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5 Michigan football players who should get more playing time the rest of this season

Jim Harbaugh has chance to include more young players after second loss

The Michigan Wolverines huddle against the Penn State Nittany Lions on October 21, 2017 at Beaver Stadium in State College, Pennsylvania. (Photo by Justin K. Aller/Getty Images)
The Michigan Wolverines huddle against the Penn State Nittany Lions on October 21, 2017 at Beaver Stadium in State College, Pennsylvania. (Photo by Justin K. Aller/Getty Images)

ANN ARBOR, Mich. – October has not been kind to Michigan football, as it fell from the No. 7 team in the country to an unranked, two-loss team with no championship hopes.

Michigan's home loss to Michigan State was a surprising upset, but last weekend was much more concerning. The Wolverines went into Happy Valley and took a beating from Penn State, losing by the widest margin since Ohio State won by the same score in 2015, Jim Harbaugh's first season.

Now, Michigan has to reassess its goals. The Big Ten championship and playoff hopes that surrounded this team in the preseason have evaporated with the second loss. It's an unfamiliar feeling for Harbaugh's team, which has been at least in the national conversation for the better part of two calendar years.

There are still five games left on the schedule, but the circumstances have left fans looking forward to next season, when the team could again hope to compete for more than a respectable bowl game.

Next season's schedule is even more grueling, with Notre Dame, Michigan State and Ohio State all hosting Michigan away from Ann Arbor. The Wolverines will also have to welcome Penn State and Wisconsin to the Big House.

The point is that Michigan needs to be much better next season to have any hope of improving on what's been a solid, but unspectacular, first three seasons under Harbaugh. With that in mind, Michigan has an opportunity to use the remaining games on this year's schedule to develop players at positions of need.

Here are five players who should get more playing time the rest of the season in order to build for the future.

QB Brandon Peters

It's ironic that I'm calling for Peters this week, of all weeks, because John O'Korn is coming off his best start of the season.

The reason O'Korn has remained the starter for Michigan is because he's a better quarterback than redshirt freshman Brandon Peters, at least in Harbaugh's eyes. It wouldn't have made sense to start Peters over O'Korn while Michigan was still in contention with only one loss. Harbaugh certainly couldn't afford to throw Peters into the fire and name him the starter for a whiteout in Happy Valley.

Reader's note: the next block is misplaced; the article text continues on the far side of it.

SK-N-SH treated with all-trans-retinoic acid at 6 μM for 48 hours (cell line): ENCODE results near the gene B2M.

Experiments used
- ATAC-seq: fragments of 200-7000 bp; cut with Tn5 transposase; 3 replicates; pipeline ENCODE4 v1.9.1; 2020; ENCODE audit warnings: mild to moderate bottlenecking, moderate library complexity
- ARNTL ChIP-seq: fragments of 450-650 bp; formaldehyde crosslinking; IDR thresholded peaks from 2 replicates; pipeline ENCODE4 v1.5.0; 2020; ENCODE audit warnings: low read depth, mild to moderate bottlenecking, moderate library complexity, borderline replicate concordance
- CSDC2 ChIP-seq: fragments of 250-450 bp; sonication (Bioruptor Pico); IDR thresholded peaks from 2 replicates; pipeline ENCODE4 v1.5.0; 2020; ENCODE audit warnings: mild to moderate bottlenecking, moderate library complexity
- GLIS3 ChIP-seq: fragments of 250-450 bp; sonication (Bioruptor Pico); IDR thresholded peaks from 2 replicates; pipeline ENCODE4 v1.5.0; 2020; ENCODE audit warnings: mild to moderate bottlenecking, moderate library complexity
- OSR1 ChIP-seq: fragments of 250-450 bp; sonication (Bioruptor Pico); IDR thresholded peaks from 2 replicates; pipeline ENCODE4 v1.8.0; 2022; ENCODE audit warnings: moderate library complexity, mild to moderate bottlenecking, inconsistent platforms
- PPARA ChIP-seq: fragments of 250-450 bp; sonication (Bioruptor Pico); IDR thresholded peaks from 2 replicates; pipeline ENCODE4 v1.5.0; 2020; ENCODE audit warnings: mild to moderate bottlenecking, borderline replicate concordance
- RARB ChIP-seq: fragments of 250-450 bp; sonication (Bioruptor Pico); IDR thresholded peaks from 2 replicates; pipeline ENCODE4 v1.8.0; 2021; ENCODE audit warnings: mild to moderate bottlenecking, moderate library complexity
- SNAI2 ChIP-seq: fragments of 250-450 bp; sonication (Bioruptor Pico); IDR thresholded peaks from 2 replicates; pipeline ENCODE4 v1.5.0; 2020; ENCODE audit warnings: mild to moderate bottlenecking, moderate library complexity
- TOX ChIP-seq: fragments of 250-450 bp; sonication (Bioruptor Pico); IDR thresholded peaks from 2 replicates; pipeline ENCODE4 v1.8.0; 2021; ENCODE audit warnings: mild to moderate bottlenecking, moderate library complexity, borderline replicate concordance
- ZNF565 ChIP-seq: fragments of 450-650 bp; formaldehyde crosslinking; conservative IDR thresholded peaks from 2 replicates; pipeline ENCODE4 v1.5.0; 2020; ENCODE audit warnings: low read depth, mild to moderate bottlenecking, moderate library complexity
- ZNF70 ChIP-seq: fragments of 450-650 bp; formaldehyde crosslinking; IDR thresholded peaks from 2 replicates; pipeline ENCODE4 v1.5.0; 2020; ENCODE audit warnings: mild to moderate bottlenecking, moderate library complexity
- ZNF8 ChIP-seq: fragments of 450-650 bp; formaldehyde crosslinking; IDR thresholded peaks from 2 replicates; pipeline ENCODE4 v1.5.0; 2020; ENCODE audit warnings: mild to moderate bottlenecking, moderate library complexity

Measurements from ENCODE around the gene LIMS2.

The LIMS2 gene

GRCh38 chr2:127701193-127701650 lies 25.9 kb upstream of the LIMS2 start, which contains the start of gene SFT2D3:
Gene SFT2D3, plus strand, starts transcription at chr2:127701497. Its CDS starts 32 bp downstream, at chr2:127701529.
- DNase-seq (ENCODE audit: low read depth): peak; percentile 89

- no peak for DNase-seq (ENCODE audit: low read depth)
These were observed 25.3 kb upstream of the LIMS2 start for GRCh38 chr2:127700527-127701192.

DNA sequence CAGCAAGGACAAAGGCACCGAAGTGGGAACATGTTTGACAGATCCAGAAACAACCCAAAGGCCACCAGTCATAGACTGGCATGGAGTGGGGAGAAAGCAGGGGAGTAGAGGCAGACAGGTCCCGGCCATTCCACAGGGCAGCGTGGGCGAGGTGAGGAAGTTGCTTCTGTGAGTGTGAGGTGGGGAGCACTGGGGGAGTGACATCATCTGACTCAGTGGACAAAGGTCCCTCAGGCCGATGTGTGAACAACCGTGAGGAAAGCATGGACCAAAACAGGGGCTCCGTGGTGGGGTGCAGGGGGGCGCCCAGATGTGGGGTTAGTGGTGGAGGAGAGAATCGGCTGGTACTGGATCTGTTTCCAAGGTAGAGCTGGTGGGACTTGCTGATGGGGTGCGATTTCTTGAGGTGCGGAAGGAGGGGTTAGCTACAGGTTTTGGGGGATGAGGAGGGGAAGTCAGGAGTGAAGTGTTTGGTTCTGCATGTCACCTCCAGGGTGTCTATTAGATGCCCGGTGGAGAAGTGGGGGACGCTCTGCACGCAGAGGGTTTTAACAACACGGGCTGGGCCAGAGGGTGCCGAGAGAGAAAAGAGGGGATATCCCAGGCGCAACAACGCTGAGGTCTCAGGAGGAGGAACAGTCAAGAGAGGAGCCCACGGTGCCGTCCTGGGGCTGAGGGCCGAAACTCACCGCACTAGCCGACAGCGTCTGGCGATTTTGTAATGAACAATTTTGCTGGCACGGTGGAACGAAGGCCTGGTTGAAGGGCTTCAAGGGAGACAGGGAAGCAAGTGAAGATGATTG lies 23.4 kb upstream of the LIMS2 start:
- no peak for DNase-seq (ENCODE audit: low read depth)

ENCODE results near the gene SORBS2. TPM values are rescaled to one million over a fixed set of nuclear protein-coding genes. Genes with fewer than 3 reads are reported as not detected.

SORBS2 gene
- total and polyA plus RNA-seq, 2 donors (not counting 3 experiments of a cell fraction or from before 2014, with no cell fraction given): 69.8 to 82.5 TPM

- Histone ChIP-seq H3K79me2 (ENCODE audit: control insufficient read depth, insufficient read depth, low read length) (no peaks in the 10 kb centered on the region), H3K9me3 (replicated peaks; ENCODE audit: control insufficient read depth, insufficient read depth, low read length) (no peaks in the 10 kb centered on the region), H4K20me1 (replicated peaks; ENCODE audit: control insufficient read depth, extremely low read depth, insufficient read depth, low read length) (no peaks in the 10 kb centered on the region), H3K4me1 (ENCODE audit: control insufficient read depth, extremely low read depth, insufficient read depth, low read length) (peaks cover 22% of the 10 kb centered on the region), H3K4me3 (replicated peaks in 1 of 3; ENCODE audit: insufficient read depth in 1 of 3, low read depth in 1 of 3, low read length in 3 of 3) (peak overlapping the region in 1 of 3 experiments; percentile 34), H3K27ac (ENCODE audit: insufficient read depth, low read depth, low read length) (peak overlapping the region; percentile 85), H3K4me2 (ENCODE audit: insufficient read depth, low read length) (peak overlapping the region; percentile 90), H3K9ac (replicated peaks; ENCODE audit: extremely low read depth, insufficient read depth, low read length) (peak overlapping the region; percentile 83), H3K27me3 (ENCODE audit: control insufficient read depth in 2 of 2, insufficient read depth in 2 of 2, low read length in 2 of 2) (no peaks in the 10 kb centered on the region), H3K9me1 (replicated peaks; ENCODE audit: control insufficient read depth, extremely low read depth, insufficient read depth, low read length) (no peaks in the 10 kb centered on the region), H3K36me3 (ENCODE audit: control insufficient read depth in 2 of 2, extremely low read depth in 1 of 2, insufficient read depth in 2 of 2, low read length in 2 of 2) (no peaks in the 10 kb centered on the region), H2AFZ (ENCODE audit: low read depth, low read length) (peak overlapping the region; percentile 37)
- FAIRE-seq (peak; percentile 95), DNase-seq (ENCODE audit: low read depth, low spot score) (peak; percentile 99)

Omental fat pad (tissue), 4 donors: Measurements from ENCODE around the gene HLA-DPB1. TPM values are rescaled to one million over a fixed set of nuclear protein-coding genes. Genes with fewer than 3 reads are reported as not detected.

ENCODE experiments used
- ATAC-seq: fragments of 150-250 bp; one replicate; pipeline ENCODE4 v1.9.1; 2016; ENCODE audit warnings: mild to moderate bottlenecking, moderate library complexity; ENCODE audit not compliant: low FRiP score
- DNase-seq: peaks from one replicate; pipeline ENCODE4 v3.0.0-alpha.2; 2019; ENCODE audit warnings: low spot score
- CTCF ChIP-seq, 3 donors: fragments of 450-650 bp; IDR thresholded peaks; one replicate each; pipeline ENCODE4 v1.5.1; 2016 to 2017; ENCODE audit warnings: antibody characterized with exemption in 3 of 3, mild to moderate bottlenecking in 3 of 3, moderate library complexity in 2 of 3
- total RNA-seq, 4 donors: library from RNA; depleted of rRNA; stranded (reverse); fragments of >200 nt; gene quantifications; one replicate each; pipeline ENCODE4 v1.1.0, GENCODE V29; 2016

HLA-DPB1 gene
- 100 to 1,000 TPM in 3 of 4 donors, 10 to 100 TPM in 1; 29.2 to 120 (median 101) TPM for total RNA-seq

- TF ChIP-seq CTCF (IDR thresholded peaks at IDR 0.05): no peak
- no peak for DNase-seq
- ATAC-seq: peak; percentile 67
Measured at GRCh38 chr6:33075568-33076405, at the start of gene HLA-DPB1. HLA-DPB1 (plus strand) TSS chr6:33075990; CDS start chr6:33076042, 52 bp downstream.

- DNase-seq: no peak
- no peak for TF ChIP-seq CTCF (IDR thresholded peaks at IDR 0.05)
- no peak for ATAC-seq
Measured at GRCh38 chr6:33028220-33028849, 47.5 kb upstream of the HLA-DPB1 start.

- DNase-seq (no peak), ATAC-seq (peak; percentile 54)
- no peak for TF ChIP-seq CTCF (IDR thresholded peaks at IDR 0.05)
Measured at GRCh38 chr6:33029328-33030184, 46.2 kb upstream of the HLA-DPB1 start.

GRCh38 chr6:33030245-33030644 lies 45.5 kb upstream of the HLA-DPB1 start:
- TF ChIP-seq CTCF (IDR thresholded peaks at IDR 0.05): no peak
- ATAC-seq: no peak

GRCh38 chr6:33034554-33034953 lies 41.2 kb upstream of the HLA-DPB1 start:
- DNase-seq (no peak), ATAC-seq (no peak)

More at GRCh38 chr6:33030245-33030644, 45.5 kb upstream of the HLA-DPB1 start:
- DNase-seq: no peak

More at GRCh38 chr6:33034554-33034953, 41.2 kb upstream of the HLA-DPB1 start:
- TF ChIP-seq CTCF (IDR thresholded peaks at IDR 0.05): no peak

But now Michigan has nothing to lose. The next three games should be wins no matter who starts at quarterback, as Michigan's defense has proved it can handle teams such as Rutgers, Maryland and Minnesota without a problem.

Wisconsin and Ohio State, however, are a completely different story. Can the Michigan team we watched at Penn State pull off an upset over either Wisconsin or Ohio State? Absolutely not. The offense couldn't run the ball, couldn't catch the ball and couldn't protect O'Korn in the pocket.

So why not give Peters a shot? He'll never have a friendlier opportunity to get his feet wet than Rutgers in the Big House, and there's a nonzero chance he'll turn out better than both Wilton Speight and O'Korn. That would give the Wolverines a spark, and possibly change the look of the final two games.

It's not as if Peters doesn't have talent. In fact, he might have the most raw talent of any quarterback on the roster. A four-star player across the board out of high school, Peters was viewed as the No. 6 pro-style quarterback in the country in the 247 Sports composite rankings.

Nobody wants Michigan to win more than Harbaugh, so there are clearly reasons Peters didn't get the job over Speight or O'Korn. But at this point, it makes sense to use the rest of the 2017 season to see what Peters can do.

WR Nico Collins